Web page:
• Speeches: Remarks prepared for Jerold Mande, December 9, 2009 Page 2 of 3 While this forum will begin with product tracing as a comprehensive task that will require cooperation and commitment from both business and government to get the job done, one area that you'll be hearing a lot about is gaps at the retail level. Despite the dedicated efforts of food safety officials across the country, our capacity to trace tainted products is seriously limited. Poor record keeping and inadequate information about food sources, ingredients or distribution—particularly at the retail level—make tracing a cumbersome process and make recalls less effective. With an effective tracing system, when an outbreak occurred— involving ground beef for example—the product that caused the outbreak would be quickly identified as would the retail stores where consumers purchased the product. The store would have the appropriate records that show which processing establishment produced the beef used in the ground product. And then, we could perform traceback and traceforward investigations. By doing so, we could make consumers aware of what contaminated product to avoid or discard, and therefore control the outbreak. At the same time, our assessment of the establishment that produced the contaminated product could detect if there's a larger problem at the plant and whether this is a systemic problem and not just a local issue. However, today, we often don't have all the information we need to protect public health. For example, in 2008, during an E. coli O157:H7 illness investigation in Kentucky, FSIS and our state partners found a retail firm to be a common source of ground beef eaten by those who got sick. The retailer acknowledged it produced several beef grinds, but didn't maintain grinding logs. The retailer used possibly six to nine sources of meat in producing the grinds. As a result, FSIS was unable to trace the products back to the source. If we had been able to identify the source or sources, we could have determined if other contaminated meat remained in commerce. Doing so would have prevented other consumers from getting sick, enabled us to determine whether plants were still producing contaminated product, and allowed us to verify if corrective actions were working. Clearly, reform is needed at the retail level where in many cases the traceback trail ends, but where it really should begin. Many retailers don't keep records, or the records that they do keep are inadequate. Many retailers are small businesses with small staffs, so it is easy to understand why record keeping isn't a high priority. For some it could even be considered a burden. So there clearly are challenges before us. It should be said, however, that many retailers do a good job in maintaining records and consider it an important part of doing business. Safeway, for example, has made improvements in its grinding records after experiencing a number of recalls. What's needed is basic documentation: the time and date the product is ground; exact product name and quantity; production codes; sell-by and use-by dates, for example. Technology should make this task easier as well as numerous traceback models in the world that we can study. http://www.fsis.usda.gov/News_&_Events/Speech_120909_Mande/index.asp 12/12/2009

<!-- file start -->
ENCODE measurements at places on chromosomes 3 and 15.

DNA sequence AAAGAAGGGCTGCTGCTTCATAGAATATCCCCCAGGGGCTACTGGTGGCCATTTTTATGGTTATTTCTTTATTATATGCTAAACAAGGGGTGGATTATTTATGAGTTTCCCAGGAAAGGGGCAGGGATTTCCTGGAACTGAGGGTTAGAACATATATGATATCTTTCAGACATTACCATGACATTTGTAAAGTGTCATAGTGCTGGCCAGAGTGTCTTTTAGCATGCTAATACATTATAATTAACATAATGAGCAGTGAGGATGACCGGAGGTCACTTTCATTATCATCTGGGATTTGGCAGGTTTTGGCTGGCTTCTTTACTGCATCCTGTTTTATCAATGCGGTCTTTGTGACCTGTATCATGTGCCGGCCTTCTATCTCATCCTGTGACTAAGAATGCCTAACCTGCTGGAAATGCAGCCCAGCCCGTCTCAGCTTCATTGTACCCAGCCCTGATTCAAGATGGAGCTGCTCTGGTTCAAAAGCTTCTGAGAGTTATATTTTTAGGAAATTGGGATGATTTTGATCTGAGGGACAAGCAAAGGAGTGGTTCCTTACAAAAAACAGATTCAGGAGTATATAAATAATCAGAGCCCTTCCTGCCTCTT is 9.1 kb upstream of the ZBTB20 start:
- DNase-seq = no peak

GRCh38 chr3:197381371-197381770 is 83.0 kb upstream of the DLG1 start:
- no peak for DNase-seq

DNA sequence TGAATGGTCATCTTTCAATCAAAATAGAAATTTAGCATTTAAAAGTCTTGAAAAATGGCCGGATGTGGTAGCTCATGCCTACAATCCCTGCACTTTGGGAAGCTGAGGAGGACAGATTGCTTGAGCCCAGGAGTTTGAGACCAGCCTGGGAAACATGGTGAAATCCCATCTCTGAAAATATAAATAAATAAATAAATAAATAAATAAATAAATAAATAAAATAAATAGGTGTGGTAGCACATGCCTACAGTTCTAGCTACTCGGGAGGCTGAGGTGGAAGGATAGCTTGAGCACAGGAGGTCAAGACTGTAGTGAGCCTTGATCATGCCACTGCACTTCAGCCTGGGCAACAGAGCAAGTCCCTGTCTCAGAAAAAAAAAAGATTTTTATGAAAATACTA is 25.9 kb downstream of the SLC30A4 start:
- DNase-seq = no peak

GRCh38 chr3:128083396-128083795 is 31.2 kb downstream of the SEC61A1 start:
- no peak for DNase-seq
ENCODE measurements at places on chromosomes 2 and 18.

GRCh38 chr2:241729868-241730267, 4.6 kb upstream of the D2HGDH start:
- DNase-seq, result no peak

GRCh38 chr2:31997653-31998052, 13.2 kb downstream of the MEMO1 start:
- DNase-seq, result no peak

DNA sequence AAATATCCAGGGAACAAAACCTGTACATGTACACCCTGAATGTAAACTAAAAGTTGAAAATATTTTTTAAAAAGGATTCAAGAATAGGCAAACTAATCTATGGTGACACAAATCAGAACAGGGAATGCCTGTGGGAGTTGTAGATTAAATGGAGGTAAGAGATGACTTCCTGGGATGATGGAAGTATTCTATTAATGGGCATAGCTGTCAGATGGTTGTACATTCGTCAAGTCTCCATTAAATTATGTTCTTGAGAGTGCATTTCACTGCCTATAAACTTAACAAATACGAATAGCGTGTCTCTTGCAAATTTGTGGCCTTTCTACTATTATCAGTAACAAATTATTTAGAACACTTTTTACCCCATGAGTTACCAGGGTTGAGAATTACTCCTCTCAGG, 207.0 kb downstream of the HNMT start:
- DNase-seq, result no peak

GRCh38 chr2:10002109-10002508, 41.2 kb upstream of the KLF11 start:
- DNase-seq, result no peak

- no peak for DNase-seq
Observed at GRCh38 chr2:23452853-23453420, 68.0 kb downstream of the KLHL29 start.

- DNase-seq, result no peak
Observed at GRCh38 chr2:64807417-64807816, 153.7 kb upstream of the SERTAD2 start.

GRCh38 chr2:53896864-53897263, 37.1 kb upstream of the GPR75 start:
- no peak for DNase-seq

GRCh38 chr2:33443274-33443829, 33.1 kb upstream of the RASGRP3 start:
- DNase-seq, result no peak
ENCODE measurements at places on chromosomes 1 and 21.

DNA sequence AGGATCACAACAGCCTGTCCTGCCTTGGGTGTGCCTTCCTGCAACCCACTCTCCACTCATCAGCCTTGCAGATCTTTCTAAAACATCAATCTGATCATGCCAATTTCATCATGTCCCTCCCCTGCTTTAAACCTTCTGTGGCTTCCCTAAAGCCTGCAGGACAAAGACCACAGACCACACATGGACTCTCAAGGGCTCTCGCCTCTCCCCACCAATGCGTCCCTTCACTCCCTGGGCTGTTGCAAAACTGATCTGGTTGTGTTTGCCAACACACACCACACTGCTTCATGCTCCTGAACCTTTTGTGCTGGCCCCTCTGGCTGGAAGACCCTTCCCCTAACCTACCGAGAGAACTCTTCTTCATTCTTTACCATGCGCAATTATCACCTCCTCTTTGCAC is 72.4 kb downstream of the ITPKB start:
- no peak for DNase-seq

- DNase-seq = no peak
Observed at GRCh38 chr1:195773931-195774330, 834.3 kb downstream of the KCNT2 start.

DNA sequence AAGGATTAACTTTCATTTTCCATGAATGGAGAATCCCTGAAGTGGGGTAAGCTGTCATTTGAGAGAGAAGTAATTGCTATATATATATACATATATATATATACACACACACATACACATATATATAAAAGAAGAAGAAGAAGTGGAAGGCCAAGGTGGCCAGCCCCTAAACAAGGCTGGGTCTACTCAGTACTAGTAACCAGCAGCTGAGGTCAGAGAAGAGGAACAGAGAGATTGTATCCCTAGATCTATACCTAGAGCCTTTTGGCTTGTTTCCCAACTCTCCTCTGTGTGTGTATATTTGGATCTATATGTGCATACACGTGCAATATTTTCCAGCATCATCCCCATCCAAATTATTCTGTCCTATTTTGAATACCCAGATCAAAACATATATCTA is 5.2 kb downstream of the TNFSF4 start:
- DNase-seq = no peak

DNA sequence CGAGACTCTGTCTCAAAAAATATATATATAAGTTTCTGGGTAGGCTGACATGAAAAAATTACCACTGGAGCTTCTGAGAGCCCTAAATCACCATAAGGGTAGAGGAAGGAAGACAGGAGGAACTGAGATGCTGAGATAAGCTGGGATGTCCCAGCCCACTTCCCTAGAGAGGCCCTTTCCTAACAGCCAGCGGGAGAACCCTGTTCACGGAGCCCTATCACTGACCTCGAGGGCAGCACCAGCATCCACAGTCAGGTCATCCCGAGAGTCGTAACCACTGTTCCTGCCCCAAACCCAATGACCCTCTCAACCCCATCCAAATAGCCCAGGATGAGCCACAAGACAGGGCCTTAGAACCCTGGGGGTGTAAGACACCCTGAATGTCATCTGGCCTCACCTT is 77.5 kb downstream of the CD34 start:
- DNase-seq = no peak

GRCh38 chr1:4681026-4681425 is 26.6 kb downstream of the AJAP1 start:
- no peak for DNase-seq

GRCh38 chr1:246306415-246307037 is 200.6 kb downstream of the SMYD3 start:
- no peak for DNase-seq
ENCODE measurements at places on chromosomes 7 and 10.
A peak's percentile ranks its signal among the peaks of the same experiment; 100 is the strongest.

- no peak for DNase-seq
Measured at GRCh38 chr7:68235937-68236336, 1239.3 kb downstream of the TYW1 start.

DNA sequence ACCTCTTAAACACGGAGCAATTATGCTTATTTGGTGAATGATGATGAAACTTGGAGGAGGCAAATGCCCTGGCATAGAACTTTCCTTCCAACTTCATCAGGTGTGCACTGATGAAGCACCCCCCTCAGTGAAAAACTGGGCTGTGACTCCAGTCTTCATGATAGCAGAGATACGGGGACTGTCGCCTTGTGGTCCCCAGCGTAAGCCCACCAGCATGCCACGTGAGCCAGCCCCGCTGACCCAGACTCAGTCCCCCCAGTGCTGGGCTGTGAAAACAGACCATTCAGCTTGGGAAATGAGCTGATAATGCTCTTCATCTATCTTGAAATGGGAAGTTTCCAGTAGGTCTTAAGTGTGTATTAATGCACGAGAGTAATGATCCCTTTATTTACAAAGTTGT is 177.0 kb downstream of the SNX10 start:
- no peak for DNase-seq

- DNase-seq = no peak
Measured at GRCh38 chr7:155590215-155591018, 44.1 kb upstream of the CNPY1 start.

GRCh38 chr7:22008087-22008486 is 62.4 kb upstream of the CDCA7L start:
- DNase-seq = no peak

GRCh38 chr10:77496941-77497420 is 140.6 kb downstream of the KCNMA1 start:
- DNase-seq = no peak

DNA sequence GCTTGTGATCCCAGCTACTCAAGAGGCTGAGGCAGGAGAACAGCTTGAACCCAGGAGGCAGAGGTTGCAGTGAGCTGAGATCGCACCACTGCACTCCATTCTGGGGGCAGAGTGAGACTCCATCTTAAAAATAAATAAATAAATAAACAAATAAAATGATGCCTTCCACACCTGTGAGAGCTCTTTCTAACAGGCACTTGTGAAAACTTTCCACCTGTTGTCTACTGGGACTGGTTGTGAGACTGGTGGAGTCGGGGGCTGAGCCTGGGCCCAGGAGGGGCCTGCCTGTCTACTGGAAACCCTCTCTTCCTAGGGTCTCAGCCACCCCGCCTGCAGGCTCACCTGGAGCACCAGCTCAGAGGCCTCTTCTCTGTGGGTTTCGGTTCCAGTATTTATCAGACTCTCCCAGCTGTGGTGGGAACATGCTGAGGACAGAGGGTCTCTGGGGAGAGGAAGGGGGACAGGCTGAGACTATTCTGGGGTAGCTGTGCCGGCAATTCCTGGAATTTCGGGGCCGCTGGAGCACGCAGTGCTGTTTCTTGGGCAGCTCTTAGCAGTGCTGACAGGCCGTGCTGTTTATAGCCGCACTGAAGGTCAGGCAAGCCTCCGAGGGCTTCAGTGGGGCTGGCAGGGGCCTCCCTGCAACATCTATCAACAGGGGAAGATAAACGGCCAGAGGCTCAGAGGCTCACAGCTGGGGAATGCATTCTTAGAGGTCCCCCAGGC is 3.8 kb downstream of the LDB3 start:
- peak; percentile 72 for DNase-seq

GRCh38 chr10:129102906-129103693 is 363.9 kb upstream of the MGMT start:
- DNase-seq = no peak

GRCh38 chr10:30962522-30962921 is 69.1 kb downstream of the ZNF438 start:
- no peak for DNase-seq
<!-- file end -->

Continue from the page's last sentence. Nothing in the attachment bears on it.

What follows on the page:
• Speeches: Remarks prepared for Jerold Mande, December 9, 2009 Page 3 of 3 And retail is just one point in the entire system where traceback needs to be improved. Each day, FSIS and industry tests products for microbial contamination. Efforts to determine the source of positive product that an establishment produces need to be robust to prevent contaminated product from reaching consumers. The challenge doesn't end at our nation's borders. Nearly 3.3 billion pounds of meat and poultry are imported into the United States each year. Trade in food is critical to our diet and permits our farmers and other food producers to sell their goods abroad. Foodborne illness, however, does not respect national borders so we need to be looking toward a seamless tracing system that reaches throughout the nation and the world. This is no small task and will require that everyone in the food business must do their part and make traceability a priority. The good news is this forum brings together key parties with an interest in providing safe food. Let's use the power we all have to unite and make this nation a model for product tracing. Again, thank you all for being here. I look forward to your input and your ideas. Let's make the time you're investing in this forum productive and worthwhile. —END— Last Modified: December 9, 2009 FSIS Home | USDA.gov | FoodSafety.gov | Site Map | A to Z Index | Policies & Links | Significant Guidance FOIA | Accessibility Statement | Privacy Policy | Non-Discrimination Statement | Information Quality | USA.gov | Whitehouse.gov http://www.fsis.usda.gov/News_&_Events/Speech_120909_Mande/index.asp 12/12/2009